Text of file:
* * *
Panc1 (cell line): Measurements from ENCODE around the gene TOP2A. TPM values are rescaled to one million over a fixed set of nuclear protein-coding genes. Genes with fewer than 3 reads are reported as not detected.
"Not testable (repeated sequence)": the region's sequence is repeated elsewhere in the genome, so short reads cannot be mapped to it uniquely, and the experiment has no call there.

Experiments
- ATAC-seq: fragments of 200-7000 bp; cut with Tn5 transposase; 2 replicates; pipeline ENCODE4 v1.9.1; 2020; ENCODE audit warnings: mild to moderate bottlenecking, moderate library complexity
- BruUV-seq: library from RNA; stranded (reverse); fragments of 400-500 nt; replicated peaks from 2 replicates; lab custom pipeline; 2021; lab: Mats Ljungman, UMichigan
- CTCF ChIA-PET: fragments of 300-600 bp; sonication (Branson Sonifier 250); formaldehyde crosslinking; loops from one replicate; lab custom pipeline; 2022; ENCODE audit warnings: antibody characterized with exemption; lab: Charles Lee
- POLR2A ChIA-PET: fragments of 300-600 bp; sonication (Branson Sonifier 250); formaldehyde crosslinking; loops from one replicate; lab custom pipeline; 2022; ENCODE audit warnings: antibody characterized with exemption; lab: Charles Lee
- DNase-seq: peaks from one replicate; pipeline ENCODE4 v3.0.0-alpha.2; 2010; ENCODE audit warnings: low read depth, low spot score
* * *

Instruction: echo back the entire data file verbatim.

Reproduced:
Panc1 (cell line): Measurements from ENCODE around the gene TOP2A. TPM values are rescaled to one million over a fixed set of nuclear protein-coding genes. Genes with fewer than 3 reads are reported as not detected.
"Not testable (repeated sequence)": the region's sequence is repeated elsewhere in the genome, so short reads cannot be mapped to it uniquely, and the experiment has no call there.

Experiments
- ATAC-seq: fragments of 200-7000 bp; cut with Tn5 transposase; 2 replicates; pipeline ENCODE4 v1.9.1; 2020; ENCODE audit warnings: mild to moderate bottlenecking, moderate library complexity
- BruUV-seq: library from RNA; stranded (reverse); fragments of 400-500 nt; replicated peaks from 2 replicates; lab custom pipeline; 2021; lab: Mats Ljungman, UMichigan
- CTCF ChIA-PET: fragments of 300-600 bp; sonication (Branson Sonifier 250); formaldehyde crosslinking; loops from one replicate; lab custom pipeline; 2022; ENCODE audit warnings: antibody characterized with exemption; lab: Charles Lee
- POLR2A ChIA-PET: fragments of 300-600 bp; sonication (Branson Sonifier 250); formaldehyde crosslinking; loops from one replicate; lab custom pipeline; 2022; ENCODE audit warnings: antibody characterized with exemption; lab: Charles Lee
- DNase-seq: peaks from one replicate; pipeline ENCODE4 v3.0.0-alpha.2; 2010; ENCODE audit warnings: low read depth, low spot score